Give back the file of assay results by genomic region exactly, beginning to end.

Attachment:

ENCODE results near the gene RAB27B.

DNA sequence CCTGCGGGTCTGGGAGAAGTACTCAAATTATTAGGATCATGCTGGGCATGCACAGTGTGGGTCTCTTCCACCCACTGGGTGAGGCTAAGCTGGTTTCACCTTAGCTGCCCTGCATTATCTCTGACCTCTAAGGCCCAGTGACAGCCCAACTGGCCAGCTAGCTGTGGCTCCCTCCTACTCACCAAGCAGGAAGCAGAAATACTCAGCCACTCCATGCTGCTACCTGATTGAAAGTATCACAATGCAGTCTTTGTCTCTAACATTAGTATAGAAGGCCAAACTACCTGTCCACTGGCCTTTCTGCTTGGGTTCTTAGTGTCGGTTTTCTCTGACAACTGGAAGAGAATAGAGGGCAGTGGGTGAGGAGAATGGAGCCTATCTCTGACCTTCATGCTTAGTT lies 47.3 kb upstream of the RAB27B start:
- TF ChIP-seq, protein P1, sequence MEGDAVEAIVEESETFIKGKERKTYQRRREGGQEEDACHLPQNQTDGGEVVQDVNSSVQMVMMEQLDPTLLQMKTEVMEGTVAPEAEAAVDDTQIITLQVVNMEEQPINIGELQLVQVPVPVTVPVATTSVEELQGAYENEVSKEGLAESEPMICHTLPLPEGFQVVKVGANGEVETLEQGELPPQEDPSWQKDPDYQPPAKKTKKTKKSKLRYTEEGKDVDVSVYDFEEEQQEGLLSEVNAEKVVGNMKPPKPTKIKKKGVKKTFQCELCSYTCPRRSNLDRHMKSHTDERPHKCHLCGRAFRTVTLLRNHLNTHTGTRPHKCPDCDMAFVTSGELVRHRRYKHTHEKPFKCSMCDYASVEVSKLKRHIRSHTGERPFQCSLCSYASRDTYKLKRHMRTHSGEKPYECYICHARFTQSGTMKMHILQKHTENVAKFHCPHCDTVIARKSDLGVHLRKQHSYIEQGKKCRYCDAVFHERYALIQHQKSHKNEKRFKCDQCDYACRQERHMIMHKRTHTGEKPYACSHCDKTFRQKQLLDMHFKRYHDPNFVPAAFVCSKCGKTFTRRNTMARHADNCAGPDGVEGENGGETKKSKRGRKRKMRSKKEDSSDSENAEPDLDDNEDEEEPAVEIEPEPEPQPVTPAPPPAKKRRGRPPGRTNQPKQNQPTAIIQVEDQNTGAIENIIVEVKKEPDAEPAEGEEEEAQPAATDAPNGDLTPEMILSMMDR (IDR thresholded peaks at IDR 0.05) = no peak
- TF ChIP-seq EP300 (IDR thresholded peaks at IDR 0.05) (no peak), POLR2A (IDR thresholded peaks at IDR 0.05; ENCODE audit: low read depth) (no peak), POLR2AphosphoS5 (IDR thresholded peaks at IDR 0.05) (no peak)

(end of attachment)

ENCODE results near the gene RAB27B.

DNA sequence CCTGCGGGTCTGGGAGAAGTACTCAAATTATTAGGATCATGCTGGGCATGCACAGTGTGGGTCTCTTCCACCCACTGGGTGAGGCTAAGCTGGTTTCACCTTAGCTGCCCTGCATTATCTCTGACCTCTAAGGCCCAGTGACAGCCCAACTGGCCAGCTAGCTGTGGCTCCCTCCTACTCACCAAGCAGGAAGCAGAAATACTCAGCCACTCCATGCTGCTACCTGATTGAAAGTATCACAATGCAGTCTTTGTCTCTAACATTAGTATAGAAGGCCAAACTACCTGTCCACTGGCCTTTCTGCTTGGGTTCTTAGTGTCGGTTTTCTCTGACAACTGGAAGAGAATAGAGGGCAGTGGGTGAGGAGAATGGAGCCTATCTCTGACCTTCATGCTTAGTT lies 47.3 kb upstream of the RAB27B start:
- TF ChIP-seq, protein P1, sequence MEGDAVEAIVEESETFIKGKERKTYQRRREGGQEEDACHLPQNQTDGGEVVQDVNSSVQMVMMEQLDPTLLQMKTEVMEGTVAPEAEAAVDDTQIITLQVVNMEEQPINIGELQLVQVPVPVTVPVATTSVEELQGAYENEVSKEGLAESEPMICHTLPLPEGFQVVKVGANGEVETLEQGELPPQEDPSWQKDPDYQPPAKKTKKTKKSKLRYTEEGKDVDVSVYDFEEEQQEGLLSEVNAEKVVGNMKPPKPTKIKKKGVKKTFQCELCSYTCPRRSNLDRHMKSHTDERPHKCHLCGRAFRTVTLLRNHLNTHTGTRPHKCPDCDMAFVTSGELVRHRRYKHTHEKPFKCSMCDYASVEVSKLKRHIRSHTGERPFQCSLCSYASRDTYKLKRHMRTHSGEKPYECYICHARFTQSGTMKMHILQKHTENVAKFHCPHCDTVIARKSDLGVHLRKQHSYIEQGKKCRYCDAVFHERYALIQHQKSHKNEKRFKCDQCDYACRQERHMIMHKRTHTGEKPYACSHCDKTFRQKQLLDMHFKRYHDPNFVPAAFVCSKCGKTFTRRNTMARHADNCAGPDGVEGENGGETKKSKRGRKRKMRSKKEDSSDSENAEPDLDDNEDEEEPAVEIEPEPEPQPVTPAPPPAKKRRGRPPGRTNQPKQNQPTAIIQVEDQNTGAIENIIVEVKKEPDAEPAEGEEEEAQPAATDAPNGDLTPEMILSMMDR (IDR thresholded peaks at IDR 0.05) = no peak
- TF ChIP-seq EP300 (IDR thresholded peaks at IDR 0.05) (no peak), POLR2A (IDR thresholded peaks at IDR 0.05; ENCODE audit: low read depth) (no peak), POLR2AphosphoS5 (IDR thresholded peaks at IDR 0.05) (no peak)